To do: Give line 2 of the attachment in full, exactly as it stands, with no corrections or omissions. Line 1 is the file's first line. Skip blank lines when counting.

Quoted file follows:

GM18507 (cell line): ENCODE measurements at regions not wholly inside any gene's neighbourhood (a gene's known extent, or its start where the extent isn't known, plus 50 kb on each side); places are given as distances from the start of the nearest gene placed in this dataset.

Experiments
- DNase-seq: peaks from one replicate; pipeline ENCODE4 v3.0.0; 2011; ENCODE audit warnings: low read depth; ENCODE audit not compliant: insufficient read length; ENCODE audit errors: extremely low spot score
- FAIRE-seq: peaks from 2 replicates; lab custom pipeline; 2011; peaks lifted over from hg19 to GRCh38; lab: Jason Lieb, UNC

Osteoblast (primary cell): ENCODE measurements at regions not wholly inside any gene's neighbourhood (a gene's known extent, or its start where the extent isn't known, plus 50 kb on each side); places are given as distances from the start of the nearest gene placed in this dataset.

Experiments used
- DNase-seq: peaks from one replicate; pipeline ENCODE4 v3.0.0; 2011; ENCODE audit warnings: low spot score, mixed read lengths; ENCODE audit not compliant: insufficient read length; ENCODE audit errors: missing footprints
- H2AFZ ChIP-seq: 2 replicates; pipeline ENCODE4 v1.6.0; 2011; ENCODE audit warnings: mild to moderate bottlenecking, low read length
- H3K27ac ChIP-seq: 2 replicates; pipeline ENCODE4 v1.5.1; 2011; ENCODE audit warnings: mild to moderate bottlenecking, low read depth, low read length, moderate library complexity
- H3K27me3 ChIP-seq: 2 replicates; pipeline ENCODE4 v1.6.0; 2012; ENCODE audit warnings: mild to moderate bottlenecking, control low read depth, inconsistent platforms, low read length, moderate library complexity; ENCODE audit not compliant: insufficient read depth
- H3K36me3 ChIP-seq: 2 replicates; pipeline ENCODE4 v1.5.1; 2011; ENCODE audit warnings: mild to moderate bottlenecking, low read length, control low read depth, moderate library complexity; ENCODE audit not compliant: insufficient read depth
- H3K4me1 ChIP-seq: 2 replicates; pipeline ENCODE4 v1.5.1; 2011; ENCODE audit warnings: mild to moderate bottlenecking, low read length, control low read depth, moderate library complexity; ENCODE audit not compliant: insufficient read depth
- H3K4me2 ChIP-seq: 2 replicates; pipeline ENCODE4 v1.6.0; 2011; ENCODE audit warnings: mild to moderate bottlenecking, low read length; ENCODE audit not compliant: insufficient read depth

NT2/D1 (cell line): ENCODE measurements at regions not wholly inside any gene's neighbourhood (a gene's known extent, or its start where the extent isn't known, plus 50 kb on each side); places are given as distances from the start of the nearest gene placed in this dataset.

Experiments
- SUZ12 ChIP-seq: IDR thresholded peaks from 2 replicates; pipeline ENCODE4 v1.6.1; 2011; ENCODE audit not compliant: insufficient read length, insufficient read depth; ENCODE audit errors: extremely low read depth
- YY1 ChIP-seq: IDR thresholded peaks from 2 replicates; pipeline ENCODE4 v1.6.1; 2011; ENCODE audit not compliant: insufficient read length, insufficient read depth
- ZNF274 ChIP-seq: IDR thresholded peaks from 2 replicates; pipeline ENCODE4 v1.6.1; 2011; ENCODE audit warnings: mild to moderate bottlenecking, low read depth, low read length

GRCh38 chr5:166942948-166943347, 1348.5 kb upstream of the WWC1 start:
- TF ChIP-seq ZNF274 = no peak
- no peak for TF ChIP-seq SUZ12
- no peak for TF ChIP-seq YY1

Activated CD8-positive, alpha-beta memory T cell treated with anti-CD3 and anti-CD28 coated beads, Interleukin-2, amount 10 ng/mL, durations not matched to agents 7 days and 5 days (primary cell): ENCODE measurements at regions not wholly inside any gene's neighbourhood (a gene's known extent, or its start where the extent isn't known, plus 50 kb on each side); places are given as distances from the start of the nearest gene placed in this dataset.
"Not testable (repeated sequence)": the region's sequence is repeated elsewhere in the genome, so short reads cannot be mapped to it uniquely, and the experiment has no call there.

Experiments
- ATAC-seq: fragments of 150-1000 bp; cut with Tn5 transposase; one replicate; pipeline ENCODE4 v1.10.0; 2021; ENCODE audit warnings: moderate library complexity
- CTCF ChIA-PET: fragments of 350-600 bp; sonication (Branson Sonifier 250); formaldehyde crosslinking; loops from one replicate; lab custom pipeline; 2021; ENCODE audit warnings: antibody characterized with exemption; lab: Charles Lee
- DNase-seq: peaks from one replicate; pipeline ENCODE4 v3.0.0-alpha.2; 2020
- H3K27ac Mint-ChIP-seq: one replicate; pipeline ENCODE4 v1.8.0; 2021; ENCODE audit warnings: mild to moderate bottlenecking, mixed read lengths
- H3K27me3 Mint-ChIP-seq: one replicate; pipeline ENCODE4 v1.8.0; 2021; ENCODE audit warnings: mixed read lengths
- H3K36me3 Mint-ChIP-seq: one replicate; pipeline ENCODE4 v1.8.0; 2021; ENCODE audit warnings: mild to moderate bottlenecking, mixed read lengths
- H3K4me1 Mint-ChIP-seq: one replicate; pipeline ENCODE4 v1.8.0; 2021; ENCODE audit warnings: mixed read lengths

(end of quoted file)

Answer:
Experiments